The settlement issue came up again, in several ways, in a conference call Paul held this afternoon. Washington Post blogger Jennifer Rubin brought up an Obama quote from around the time the UN voted to upgrade Palestine's status. The president, according to Jeffrey Goldberg said that Benjamin Netanyahu's Israel "doesn't know what its own best interests are." Did Paul have a response?
"I would say that's an arrogant and presumptuous point of view," said Paul, "and really does not further any kind of progress, to make those kind of points."
I asked Paul to revisit the settlement question. Had his trip taught him anything that was being incorporated into his new thinking?
"One question is: If I'm the mayor of Jerusalem, or if I'm looking at places in the West Bank and settlements in the West Bank, obviously there's either advisability or inadvisability with regard to ultimately finding places to build, whether it's antagonistic or provacative," said Paul. "Where I distinguish myself, though, is while there might be right or wrong answers to these questions, it's not American politicians' business to be dictating the answers. The answers need to come from the participants who live on the ground in these areas. I think it's just presumptuous and arrogant of us to think, well, we're going to go down to a roadmap of Jerusalem and decide where the neighborhoods can be expanded? It did influence me some that I did see the map of the neighborhoods, and I did see that there are neighborhoods being expanded in the Arab areas as well as the Jewish areas of Jerusalem, but the comments I heard from officials were: What does America want? Do they want there to be a religion test on who's going to buy land? How would we feel in America if land that was designated for development, we said you have to prove what religion you are before you can build on the land? You can see how it's a funny sort of bias we're asking for, how we want them to develop the land."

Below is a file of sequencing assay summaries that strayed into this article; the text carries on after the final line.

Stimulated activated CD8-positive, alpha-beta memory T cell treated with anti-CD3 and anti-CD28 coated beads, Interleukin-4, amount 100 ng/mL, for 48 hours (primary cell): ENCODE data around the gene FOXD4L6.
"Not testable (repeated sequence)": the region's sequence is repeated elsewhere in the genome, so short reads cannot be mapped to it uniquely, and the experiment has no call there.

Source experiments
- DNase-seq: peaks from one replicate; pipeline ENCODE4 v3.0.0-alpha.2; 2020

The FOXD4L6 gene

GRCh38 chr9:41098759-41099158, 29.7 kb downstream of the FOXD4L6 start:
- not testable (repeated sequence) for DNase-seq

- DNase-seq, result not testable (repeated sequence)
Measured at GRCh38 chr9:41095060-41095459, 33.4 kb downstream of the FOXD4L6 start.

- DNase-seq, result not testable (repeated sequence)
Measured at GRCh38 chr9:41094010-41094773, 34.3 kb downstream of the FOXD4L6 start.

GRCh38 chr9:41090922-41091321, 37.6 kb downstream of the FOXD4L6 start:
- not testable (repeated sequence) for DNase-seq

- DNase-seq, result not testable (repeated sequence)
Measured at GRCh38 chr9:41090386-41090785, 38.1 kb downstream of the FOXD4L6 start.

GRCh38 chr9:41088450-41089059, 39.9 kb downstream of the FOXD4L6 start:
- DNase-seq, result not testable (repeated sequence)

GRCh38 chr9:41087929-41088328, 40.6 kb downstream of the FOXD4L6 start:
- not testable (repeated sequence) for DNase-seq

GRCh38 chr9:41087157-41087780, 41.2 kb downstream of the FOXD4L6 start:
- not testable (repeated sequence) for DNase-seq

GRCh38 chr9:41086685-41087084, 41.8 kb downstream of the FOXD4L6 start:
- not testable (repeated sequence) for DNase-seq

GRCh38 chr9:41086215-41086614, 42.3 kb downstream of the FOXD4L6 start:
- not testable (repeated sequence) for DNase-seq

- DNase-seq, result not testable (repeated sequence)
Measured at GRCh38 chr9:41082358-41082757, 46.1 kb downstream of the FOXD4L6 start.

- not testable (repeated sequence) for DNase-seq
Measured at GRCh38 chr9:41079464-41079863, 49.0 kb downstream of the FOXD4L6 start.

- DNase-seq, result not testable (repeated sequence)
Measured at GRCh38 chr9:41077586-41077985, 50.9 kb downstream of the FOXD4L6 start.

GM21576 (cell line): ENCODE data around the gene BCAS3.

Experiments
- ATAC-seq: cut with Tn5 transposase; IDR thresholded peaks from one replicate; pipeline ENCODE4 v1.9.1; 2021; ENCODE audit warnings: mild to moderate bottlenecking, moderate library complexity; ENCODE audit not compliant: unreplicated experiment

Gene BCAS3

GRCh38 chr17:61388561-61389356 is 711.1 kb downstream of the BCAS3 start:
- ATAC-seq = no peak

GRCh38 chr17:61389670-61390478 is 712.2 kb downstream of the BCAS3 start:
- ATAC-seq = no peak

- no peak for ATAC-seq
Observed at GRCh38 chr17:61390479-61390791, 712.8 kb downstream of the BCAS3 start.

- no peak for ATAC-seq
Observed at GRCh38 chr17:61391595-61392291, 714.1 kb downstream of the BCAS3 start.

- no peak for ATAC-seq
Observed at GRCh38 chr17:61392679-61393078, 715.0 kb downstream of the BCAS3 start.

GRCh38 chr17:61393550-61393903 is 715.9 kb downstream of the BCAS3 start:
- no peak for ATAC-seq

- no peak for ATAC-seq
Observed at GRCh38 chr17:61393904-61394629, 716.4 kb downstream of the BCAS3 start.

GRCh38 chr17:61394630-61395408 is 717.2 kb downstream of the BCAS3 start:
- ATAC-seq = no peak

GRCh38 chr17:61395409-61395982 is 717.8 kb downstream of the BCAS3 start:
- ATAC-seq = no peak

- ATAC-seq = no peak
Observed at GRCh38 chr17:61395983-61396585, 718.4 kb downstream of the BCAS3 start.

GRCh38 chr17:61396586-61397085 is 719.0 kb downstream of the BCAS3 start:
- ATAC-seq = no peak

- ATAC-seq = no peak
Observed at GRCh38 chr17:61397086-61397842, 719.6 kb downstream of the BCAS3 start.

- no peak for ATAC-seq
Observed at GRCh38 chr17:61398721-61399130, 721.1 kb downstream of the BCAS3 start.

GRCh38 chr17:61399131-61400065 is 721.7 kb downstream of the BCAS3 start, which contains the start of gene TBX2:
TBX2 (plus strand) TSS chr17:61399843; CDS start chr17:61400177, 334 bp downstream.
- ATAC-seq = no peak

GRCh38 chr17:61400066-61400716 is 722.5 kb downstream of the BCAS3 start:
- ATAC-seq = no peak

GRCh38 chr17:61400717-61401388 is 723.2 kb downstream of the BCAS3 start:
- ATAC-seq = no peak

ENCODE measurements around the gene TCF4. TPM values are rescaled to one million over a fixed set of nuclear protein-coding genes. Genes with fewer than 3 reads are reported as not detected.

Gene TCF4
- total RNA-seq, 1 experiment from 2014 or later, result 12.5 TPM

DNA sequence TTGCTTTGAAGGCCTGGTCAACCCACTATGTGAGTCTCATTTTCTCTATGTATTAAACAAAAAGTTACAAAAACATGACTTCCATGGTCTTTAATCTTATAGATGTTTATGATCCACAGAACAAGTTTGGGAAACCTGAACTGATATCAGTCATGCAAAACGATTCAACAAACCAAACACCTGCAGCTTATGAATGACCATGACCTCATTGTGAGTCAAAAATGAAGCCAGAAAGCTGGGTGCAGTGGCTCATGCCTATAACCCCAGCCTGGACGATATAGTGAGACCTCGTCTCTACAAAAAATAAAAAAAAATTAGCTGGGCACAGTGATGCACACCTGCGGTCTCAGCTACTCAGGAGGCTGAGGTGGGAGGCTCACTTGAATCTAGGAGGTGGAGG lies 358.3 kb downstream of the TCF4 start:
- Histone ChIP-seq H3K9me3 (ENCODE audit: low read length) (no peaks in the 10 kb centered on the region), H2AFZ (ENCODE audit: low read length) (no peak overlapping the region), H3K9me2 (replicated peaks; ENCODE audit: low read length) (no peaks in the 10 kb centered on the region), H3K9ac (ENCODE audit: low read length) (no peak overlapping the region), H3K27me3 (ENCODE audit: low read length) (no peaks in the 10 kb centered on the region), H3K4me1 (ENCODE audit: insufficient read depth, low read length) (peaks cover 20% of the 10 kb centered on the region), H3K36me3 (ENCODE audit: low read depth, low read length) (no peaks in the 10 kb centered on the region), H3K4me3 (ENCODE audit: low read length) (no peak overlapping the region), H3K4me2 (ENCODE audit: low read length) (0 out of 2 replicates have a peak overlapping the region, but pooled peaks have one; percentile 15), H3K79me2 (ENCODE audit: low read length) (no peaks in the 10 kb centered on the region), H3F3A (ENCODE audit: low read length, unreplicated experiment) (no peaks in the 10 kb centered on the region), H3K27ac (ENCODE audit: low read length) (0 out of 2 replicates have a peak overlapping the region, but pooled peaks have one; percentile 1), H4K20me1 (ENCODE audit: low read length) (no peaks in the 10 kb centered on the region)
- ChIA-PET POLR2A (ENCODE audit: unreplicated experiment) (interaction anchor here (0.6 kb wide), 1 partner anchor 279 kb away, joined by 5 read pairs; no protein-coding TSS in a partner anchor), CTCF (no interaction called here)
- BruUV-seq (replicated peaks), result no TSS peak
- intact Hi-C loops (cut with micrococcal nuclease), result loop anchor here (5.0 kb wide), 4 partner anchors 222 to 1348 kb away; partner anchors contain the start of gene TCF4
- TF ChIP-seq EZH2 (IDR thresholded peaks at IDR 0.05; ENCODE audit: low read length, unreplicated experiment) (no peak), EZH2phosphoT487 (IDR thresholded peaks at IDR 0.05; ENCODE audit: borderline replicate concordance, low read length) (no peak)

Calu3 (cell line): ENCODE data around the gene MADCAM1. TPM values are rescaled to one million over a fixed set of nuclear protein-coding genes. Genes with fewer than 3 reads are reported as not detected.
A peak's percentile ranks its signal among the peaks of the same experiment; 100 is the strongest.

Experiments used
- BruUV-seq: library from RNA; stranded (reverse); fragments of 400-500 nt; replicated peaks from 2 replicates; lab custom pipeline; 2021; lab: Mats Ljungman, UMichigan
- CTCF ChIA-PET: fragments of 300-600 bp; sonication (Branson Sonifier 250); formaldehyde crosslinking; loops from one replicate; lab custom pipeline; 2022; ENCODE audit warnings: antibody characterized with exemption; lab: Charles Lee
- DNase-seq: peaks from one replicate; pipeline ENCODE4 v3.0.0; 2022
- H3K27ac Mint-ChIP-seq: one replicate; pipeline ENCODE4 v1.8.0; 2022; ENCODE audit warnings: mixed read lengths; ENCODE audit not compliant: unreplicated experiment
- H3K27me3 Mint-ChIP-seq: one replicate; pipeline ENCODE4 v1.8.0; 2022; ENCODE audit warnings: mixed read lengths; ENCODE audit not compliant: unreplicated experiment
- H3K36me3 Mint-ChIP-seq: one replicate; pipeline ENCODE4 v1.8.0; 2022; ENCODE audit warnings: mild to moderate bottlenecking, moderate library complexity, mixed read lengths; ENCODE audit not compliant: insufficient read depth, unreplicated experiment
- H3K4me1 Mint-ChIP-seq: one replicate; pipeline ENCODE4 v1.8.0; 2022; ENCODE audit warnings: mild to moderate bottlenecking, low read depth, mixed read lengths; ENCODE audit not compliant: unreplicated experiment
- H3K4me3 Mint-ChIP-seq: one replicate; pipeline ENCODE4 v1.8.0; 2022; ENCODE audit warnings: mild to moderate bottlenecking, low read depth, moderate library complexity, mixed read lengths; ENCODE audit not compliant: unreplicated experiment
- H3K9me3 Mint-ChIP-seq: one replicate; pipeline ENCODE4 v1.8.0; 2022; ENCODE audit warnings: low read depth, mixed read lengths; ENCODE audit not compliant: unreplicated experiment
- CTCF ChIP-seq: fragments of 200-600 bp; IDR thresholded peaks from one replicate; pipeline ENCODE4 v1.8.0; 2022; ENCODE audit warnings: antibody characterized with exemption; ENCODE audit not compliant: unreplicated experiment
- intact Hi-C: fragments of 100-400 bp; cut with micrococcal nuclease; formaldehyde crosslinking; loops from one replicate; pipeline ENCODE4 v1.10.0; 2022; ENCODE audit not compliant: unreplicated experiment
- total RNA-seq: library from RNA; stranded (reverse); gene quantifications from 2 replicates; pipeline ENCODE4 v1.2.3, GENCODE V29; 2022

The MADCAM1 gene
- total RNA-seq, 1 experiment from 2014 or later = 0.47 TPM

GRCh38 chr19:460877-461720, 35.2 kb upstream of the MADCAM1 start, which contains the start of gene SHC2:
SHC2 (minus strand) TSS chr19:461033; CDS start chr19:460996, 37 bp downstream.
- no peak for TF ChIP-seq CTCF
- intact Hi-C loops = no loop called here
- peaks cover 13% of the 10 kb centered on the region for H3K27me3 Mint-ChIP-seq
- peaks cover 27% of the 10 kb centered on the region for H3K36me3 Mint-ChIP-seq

The point, Paul said, was that Israel faced a certain amount of pressure from the United States because it got so much support from the United States. His position, "the opinion of Netanyahu in 1996," was that Israel would be stronger if it could one day cut the strings. "It's really the presumption of whether we should be dictating to other countries -- even if they are our friends -- whether we should dictate every minute aspect of them building in their country. I think that's wrong. But I think it's also a reason you should want to become more and more independent, and not dependent on aid from the United States. Because then you can development your sovereignty and be more definitive in the things you want."
But Paul passed on a few chances to criticize America's current relationship with Israel. One reporter asked whether he favored continued funds for the Iron Dome missile defense system. "Exactly how it's funded, or how the money changes hands, I'd have to look into how we do it," he said. "But absolutely I'm in favor of it. Think about on 9/11. There's no reason our White House, our Capitol, and our major cities shouldn't have a missile defense... I argue that there will be irrational actors on the stage. There's no way to stop irrationality from eventually getting weapons into the hands of people who might attack us."